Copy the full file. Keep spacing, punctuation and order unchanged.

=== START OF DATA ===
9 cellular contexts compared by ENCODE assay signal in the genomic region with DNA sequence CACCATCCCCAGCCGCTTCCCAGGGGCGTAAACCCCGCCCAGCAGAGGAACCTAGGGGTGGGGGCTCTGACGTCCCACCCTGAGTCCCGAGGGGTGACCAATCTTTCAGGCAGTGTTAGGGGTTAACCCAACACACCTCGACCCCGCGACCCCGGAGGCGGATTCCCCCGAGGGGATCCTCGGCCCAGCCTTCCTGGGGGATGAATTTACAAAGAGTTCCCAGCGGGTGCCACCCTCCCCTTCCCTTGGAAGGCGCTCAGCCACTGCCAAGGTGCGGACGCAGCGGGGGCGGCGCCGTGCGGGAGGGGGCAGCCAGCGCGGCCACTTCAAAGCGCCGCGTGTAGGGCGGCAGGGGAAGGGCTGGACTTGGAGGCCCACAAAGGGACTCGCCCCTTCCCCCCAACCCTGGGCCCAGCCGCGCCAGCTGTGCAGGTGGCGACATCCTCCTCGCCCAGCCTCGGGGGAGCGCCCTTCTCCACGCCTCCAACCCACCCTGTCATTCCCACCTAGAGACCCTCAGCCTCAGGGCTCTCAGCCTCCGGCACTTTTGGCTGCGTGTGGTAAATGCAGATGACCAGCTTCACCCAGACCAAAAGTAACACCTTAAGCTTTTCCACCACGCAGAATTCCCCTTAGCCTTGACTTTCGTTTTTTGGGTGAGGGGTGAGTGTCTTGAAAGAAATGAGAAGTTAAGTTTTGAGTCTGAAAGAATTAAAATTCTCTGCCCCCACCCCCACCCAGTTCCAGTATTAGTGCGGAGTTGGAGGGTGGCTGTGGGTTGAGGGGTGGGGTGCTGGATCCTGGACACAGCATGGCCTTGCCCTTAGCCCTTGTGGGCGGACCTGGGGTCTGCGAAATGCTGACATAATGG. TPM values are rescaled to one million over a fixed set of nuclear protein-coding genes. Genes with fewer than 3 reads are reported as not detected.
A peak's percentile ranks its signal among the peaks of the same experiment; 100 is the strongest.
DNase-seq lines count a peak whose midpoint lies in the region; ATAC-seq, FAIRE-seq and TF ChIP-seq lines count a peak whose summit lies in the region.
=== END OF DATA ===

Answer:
9 cellular contexts compared by ENCODE assay signal in the genomic region with DNA sequence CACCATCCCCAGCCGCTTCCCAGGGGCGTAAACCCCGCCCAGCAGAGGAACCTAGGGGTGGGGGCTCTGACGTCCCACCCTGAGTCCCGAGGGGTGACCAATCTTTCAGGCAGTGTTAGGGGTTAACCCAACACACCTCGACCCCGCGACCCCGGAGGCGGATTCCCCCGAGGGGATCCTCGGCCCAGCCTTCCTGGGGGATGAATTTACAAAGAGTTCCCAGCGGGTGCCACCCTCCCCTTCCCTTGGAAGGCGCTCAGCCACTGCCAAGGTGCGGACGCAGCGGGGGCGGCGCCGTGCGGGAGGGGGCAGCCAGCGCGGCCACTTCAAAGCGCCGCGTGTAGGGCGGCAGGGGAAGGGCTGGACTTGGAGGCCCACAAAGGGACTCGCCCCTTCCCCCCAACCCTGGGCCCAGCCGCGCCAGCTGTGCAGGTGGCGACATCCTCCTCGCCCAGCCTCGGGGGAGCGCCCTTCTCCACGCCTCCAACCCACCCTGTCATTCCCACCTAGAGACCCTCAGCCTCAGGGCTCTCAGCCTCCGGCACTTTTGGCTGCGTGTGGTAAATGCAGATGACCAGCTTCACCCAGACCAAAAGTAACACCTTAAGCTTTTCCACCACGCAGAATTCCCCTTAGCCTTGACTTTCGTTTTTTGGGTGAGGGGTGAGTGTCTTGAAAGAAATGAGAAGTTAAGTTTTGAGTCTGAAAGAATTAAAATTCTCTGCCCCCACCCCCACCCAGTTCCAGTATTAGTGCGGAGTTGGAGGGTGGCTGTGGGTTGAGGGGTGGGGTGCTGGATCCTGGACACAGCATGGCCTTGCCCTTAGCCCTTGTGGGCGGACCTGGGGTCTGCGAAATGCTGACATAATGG. TPM values are rescaled to one million over a fixed set of nuclear protein-coding genes. Genes with fewer than 3 reads are reported as not detected.
A peak's percentile ranks its signal among the peaks of the same experiment; 100 is the strongest.
DNase-seq lines count a peak whose midpoint lies in the region; ATAC-seq, FAIRE-seq and TF ChIP-seq lines count a peak whose summit lies in the region.